Researcher Delves into Drugs, Police 

  Researcher Delves into Drugs, Police 

Posted by FoM on January 31, 2001 at 11:52:26 PT
By Thom Marshall 
Source: Houston Chronicle  

Interest in the great drug war debate grows apace. Mel Taylor, executive director of The Council on Alcohol and Drugs Houston, offered a setting: "We have full sound and related media equipment, room for more than 250, ample free parking, and it seems appropriate to hold the discussion here at Houston's oldest 55-year-old drug and alcohol education agency."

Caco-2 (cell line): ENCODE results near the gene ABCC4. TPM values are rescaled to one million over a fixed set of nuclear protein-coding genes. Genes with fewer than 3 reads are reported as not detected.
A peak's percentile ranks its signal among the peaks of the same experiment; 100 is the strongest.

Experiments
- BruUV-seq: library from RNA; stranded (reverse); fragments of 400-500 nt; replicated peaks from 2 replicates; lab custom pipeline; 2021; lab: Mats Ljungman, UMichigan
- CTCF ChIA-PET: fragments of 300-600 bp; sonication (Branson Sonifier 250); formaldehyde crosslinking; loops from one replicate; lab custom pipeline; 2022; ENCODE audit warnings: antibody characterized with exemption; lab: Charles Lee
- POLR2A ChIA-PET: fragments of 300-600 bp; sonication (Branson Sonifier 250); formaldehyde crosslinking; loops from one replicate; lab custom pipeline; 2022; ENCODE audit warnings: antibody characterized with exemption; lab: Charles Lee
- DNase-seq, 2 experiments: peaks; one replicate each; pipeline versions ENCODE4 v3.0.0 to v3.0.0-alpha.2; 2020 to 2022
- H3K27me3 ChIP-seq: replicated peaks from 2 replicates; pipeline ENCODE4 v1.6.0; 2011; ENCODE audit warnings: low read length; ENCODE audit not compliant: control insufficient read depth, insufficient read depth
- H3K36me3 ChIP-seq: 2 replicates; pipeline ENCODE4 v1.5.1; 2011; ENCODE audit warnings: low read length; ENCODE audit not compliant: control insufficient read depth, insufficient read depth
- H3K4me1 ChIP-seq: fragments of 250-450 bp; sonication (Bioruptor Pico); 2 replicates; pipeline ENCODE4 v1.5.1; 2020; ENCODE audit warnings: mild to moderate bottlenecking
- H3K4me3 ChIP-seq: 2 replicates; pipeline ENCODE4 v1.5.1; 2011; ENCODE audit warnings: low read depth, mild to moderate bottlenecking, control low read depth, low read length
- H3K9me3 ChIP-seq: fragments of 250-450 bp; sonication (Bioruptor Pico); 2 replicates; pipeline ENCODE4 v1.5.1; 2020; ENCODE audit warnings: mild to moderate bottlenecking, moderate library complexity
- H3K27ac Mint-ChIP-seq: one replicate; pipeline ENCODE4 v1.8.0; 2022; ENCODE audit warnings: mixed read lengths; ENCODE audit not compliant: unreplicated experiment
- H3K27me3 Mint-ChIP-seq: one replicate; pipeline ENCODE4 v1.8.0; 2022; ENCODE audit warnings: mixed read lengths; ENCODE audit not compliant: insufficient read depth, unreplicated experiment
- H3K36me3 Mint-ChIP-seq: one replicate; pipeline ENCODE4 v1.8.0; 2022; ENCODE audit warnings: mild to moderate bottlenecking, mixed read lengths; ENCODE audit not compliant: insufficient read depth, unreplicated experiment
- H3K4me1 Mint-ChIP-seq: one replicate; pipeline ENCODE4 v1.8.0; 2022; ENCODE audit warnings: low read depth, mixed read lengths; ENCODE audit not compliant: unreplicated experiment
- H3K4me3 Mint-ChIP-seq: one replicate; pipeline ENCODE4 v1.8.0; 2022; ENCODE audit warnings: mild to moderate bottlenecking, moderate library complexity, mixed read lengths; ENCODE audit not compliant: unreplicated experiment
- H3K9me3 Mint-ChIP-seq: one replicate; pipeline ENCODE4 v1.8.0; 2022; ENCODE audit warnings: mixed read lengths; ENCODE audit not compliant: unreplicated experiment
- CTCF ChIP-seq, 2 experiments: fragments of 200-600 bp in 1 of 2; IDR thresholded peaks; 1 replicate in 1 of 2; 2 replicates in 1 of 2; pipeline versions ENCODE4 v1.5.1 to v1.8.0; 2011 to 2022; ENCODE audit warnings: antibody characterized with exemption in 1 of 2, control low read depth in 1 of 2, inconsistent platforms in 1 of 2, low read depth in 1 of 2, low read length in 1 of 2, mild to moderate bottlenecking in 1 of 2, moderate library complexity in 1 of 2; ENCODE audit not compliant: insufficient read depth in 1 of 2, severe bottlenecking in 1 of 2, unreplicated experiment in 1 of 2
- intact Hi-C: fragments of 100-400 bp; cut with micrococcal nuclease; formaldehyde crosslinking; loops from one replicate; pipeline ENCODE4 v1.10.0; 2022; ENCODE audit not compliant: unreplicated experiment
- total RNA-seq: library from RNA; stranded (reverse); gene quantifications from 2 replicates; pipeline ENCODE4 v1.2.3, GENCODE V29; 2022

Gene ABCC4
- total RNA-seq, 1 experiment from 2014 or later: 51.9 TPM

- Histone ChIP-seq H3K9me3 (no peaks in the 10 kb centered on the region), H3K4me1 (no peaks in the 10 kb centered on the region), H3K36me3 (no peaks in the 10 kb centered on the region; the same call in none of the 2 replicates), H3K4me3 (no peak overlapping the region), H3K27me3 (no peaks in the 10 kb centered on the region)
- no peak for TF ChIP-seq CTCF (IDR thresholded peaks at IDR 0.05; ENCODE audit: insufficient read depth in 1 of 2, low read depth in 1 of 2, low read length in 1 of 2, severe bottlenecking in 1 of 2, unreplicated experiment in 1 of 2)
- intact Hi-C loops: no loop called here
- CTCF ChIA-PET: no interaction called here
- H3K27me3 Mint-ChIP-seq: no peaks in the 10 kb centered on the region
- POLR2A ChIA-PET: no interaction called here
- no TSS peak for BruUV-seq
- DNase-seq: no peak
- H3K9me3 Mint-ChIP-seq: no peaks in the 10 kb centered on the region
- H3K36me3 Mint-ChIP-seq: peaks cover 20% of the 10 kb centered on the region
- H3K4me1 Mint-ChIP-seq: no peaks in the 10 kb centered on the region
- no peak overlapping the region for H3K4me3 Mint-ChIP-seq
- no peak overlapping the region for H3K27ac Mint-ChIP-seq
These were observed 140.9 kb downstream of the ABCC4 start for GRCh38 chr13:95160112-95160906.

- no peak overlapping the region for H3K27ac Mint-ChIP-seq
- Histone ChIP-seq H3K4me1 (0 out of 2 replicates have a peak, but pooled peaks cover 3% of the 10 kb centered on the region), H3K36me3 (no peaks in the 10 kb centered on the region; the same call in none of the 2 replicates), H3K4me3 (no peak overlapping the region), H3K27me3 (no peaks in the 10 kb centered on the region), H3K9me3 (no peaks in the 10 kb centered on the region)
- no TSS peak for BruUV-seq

Local attorney Mark Bennett said: "The Harris County Criminal Lawyers Association would love to sponsor or co-sponsor your proposed debate on the merits of the drug war." And he included taking care of administrative details in his offer. So I won't have to worry about my part of organizing the debate. If there is one. As mentioned in previous episodes, a fellow in a powerful drug-war-waging position issued the challenge. But when I responded, he said he couldn't accept my acceptance until clearing it with his bosses, which he hadn't done first. Later he said his Houston honchos said OK, and now we are waiting for it to be cleared by Washington brass. Recommended Far and Wide:Meanwhile, people have e-mailed from about the nation to provide information and advice and to volunteer or nominate someone else to serve on the debate team. But skepticism is running about as deep as interest. Many people believe the challenger will be required to withdraw. They tell of other failed efforts to debate the drug war. But if it does happen, one man with multiple recommendations as an ideal member of the debate team is Joseph McNamara. He is a research fellow at the Hoover Institution in Palo Alto, Calif., but that follows a 35-year career in law enforcement. He started as a beat patrolman in Harlem, was police chief in Kansas City, Mo., from 1973 until 1976, when he became chief in San Jose, Calif., retiring in 1991. He has worked as an instructor and lecturer at many universities, has written a text on crime prevention and is author of several successful detective novels. Here is a comment from his testimony at the Citizens' Commission on U.S. Drug Policy convened in May 1999 in California by the Washington-based Institute for Policy Studies: "The United States is awash in illegal drugs, awash in illegal drug corruption, and awash in illegal drug violence, and we are trying to export this to every nation in the world. I would suggest that one reason that we are in this fix is that we have not been able to have an objective debate over why our society chooses to lock people up because they put certain chemicals into their blood." He said his theory of why objective debate has been lacking is because of something he learned when researching how the nation's first drug laws were passed: "The congressional record is full of testimony that is totally racist and false ... ." One of McNamara's special interests has been how the drug war has corrupted cops. He said traditional police scandals involved gangsters paying off cops, but all too often in drug war corruption, "the police were the gangsters -- on duty committing armed robberies, at times murder, stealing drugs, selling drugs, framing people, and committing predatory crimes. Now, this was not an aberration limited to one city. This was something that occurred all across America, from big towns, to small towns, sometimes from the chief down to the beat officer." Corrupt Cop Caught by Banker:One of a great many specific examples of corruption McNamara cites involved the DEA agent who put the handcuffs on General Noriega after U.S. troops had stormed Panama City. That same agent was arrested about a year later in Los Angeles, "when he stole $720,000 in laundered drug money," McNamara said. "He probably worked 35 years, could have looked forward to a pension of perhaps $35,000 a year, and suddenly sitting on his desk is $720,000, tax-free. He knew he wouldn't be caught, and indeed he was not caught by the DEA. His banker turned him in -- unusual fluctuations in his account." Despite the famous "code of silence" that discourages honest cops from busting the corrupt ones, McNamara said he knows of "a few hundred dissident cops who think the drug war is asinine, and some of them are willing to put their name behind it and we're beginning to build some momentum." Anyone interested in reading more of his testimony at the commission can find it in "The War on Drugs: Addicted to Failure," a report published by the Institute for Policy Studies. Thom Marshall's e-mail address is: thom.marshall chron.comSource: Houston Chronicle (TX)Author: Thom MarshallPublished: January 31, 2001Copyright: 2001 Houston ChronicleAddress: Viewpoints Editor, P.O. Box 4260, Houston, Texas 77210-4260Fax: (713) 220-3575Contact: viewpoints chron.comWebsite: for Policy Studies Progressive Challenge Articles - Thom Marshall